Australian Prime Minister Kevin Rudd got a lot of coverage because he spoke Mandarin during a speech last week.

    It was reported, but the parts where he mentioned Tibet were left out.

    As I said, the people are ignorant, and until they can read comments from a wider spectrum, be they right or wrong, then they don’t really know what they are talking about.

  17. Toto says:

    To Richard,

    What is absolutely true and false. You know that there is not such things about the media, not as in mathematics, where true is absolutely true and vice versa.

    My assertion is false because, the western media did report Tibetan violence. But it is “correct” since there is no other explanation to the perception of the vast majority of the western population.

    If you want absolute truth, I can correct to “the western media completely, absolutely deliberately ignored or minimized the Tibetan violence and murder on that day compared to their reports of bloody repression based solely on exiled Tibetan governement claims”.

  18. Lama Dorje says:

    # J B (on April 14th) says:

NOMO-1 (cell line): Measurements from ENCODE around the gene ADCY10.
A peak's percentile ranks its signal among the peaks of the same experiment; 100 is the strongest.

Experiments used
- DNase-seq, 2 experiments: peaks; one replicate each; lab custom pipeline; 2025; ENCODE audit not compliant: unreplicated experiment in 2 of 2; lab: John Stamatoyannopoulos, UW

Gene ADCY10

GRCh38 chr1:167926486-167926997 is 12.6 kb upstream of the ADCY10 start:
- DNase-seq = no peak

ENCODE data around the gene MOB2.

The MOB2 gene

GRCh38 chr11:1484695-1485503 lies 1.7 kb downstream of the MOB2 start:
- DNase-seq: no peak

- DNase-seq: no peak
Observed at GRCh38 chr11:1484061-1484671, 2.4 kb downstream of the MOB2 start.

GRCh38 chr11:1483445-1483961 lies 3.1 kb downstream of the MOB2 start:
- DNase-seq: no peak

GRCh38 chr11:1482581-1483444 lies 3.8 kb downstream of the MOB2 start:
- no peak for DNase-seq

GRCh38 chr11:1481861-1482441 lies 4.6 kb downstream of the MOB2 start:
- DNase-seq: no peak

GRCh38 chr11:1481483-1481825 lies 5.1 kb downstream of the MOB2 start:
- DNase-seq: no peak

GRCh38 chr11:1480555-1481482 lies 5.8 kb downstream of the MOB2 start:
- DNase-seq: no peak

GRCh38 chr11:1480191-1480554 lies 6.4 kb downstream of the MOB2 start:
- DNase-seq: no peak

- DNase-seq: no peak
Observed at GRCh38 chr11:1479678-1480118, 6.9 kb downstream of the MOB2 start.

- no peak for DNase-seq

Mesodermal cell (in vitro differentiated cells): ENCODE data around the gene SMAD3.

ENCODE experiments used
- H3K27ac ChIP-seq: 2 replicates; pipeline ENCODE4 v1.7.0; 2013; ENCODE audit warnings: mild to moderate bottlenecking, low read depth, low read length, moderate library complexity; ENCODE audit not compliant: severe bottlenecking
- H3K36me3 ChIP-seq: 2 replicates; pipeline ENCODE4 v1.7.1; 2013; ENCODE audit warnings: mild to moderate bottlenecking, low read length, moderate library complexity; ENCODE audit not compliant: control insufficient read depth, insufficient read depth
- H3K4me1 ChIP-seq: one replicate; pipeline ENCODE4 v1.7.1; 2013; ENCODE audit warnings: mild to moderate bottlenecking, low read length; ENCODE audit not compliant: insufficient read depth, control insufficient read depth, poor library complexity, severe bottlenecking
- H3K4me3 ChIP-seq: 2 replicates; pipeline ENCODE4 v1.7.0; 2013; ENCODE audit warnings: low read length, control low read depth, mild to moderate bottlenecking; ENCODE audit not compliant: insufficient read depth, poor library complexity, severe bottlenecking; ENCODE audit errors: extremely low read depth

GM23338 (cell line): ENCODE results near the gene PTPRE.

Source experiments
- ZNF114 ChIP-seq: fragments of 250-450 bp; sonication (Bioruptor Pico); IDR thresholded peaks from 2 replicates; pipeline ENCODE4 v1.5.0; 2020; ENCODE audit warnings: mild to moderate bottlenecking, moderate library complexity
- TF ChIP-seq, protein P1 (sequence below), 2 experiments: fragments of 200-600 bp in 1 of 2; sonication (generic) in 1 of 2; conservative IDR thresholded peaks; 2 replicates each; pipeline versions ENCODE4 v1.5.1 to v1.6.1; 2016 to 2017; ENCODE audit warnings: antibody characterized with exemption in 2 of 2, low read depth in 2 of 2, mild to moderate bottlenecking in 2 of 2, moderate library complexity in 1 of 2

You said:
    a) …….. Western new sources, …….. often admit to mistakes.

    I say:
    I lived in the West for 33 years already. I am aware of editorial corrections. However, they are not very noticeable and certainly they are not the limelight. The frontpage and controversial news are what counts. Once these sort of news get read, it matters little whether there is a correction. The damage is already done, and more stories, rumours and gossips spin off from them. The corrections have very little value, my friend.

    You said:
    b) Many Chinese people do in fact take the CCP media as the truth, because it is the only readily available media source. ………. and therefore shapes how Chinese people see the outside world and their own national identity.

    I say:
    How you you know where I live? As I said, I lived and am still living in a Western country. I am widely read. Please do not tell me that CCP media is my only source and it shapes how I see the rest of the world. What hogwash rubbish you are saying? I do not read nor watch TV documentaries from CCP. How can you assume that people who dare to defy Western propaganda take CCP as their source and only source? It is an insult and very offensive to me. You guys just don’t get it, do you. Am I brainwashed? Brainwashed by who? CPP – which I do not even listen to? I actually listen to CNN,BBC,ABC and a host of other Western propaganda. The difference is I am able to discern and sieve through their garbage. I still have family, relatives and friends in Asia and I get news from REAL PEOPLE about what happened. I do not get from agitators, subversive elements, activists, opposition nuts, mobs and so forth who have terrible axes to grind and therefore spew out very distorted views.